Ultimately, the signficance of Bo Selecta! isn’t really in its effect on any individual career. It was the attitude to pop music and culture that was new. The rise of alternative comedy intertwined with the rise of post-punk and indie music. In the 80s, alternative comedians found allies in some areas of pop – Madness and Dexy’s showed up on the Young Ones – and largely ignored the rest. Spitting Image touched on the most obvious targets but mostly had loftier ambitions. In the 90s, comedians and Britpoppers shared a constituency, and often a stage – Vic Reeves and the Wonder Stuff, Keith Allen and Blur, Baddiel and Skinner and the Lightning Seeds. They mounted a cultural takeover together – and then, suddenly, the pop end of the deal collapsed. Leigh Francis’ generation of comedians found themselves in a pop landscape where the music they felt most affinity for had fallen from grace, replaced with something that seemed the most obvious of targets. “I’m sick of you little girl and boy groups, all you do is annoy me…”

And so the minutiae, and the personalities, of pop culture found themselves in the crosshairs of comedy in a way they hadn’t been in twenty years, if ever. Bo Selecta!, and other shows stuffed with cultural detail and references, work on familiarity with, as well as contempt for, pop culture – a student viewer knew who newly famous pop stars like Craig David were, in a way that the adult viewer of a 60s or 70s impressionist might not have done. And the interesting thing is that this easy superiority became a default tone of British music coverage itself: Miquita Oliver and Simon Amstell’s enjoyably world-weary approach as presenters on Channel 4’s Popworld was immensely influential, giving broadcast media a snide wit the UK music press had always employed.

Mockery was an inevitable development given a pop world where access to the truly global megastars was so tightly controlled, and local musicians were hardly likely to retain much mystique when they increasingly came from the same university or drama school backgrounds as presenters. Sometimes you got the feeling those presenters and comedians – and later, the bloggers and broadsheet columnists – loved pop, in all its foolishness. Sometimes you got the feeling they despised it, or felt it had lost some invisible legitimacy after Britpop failed. Whichever it was made little difference to the outcome – snark reigned.

Was that a bad thing? It depended entirely on the targets. Reverence would have been the wrong reaction to the world of “7 Days” and Five + Queen. But the new atmosphere would suit some stars more than others, and Craig David – a serious young man who sung a silly song – choked in it.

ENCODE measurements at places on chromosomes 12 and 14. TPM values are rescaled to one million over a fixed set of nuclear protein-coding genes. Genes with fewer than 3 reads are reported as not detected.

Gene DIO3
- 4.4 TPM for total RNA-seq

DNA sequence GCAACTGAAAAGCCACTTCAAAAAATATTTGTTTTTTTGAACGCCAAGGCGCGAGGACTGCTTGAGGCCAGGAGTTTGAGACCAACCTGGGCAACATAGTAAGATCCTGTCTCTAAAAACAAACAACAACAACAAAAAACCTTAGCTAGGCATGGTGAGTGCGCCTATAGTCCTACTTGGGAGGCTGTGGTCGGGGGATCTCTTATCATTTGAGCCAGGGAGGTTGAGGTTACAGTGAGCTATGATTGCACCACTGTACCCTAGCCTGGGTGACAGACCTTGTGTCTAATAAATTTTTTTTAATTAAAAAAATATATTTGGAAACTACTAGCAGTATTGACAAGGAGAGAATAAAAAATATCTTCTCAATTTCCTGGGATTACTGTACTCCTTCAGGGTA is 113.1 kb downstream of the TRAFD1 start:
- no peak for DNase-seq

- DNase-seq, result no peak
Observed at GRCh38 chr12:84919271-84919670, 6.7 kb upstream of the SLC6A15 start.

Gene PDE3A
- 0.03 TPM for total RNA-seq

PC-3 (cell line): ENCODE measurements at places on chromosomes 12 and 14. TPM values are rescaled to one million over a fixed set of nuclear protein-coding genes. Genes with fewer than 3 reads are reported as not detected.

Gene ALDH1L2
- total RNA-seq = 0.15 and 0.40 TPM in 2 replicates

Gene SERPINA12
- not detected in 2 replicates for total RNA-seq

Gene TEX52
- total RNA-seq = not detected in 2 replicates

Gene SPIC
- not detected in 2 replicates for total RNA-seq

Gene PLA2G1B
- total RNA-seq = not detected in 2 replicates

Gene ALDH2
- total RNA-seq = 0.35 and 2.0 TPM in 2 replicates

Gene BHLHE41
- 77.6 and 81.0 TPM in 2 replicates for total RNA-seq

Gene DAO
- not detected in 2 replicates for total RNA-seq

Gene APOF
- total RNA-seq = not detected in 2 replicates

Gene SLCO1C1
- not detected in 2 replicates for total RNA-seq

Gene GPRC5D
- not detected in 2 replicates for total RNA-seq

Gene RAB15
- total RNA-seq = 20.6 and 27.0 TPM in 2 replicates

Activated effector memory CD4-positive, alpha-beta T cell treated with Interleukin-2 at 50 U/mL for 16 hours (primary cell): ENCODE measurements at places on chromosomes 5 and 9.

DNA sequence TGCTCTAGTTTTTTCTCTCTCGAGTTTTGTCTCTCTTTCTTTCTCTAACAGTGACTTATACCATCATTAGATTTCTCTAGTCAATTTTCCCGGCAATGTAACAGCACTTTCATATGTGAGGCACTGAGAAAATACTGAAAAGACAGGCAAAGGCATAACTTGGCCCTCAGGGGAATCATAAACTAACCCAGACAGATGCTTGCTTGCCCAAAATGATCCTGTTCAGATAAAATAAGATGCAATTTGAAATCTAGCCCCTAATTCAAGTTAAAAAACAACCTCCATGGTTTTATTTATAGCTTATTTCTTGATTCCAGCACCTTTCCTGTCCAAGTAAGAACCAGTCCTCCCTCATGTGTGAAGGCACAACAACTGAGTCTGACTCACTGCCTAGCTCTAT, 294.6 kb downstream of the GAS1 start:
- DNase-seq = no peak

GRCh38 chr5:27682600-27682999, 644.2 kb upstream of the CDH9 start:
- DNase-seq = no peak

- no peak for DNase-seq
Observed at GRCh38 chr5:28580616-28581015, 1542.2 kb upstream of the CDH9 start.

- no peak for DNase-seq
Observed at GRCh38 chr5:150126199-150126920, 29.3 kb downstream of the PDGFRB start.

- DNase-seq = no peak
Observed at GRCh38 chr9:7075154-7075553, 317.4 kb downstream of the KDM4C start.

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  1. 51
    Iain Mew on 14 Apr 2015 #

    Another Solomon Grundy song which charted a couple of years before this – The Bluetones’ “Solomon Bites the Worm”. They also squashed together some days, though only Thursday and Friday.

  2. 52
    Rory on 14 Apr 2015 #

    Iain @51, I’d never made the connection before, but “Solomon Bites the Worm” is the closest of them all : it’s a direct rewrite of the nursery rhyme! Born on Monday, christened on Tuesday, etc. Nicely spotted.

  3. 53
    flahr on 14 Apr 2015 #

    In fairness to the (recently reunited) Bluetones, Solomon Grundy itself shrugs its shoulders with a will-this-do? “got worse on Friday”.

  4. 54
    Chelovek na lune on 14 Apr 2015 #

    #50 saving a complete list of differences between Scottish & UK no 1s for the end-of-year round-up, but neither of CD’s UK no 1s reached the top in the Scottish charts, and “Fill Me In” didn’t really even come close

  5. 55
    anto on 16 Apr 2015 #

    Regardless of parodies, 7 Days seemed funny at the time due to it’s fundamentally naff, teenage idea of sophistication captured in the line about ‘a bottle of Moet for two’ (as opposed to one of those bumper packs of Moet that can serve up to 12, presumably) – It would be churlish to overlook what a feat of singing it actually is, but perhaps a bit more could have been made of the narrator clearly being a bit of a bullshitter. The idea of making love from Wednesday to Saturday could be the cause of a sore willy, it also makes me think of the kind of people who crow about the holiday where they attended a local festival that went on for 4 days, always confuses me, who the heck would want to do the same thing 4 days in a row?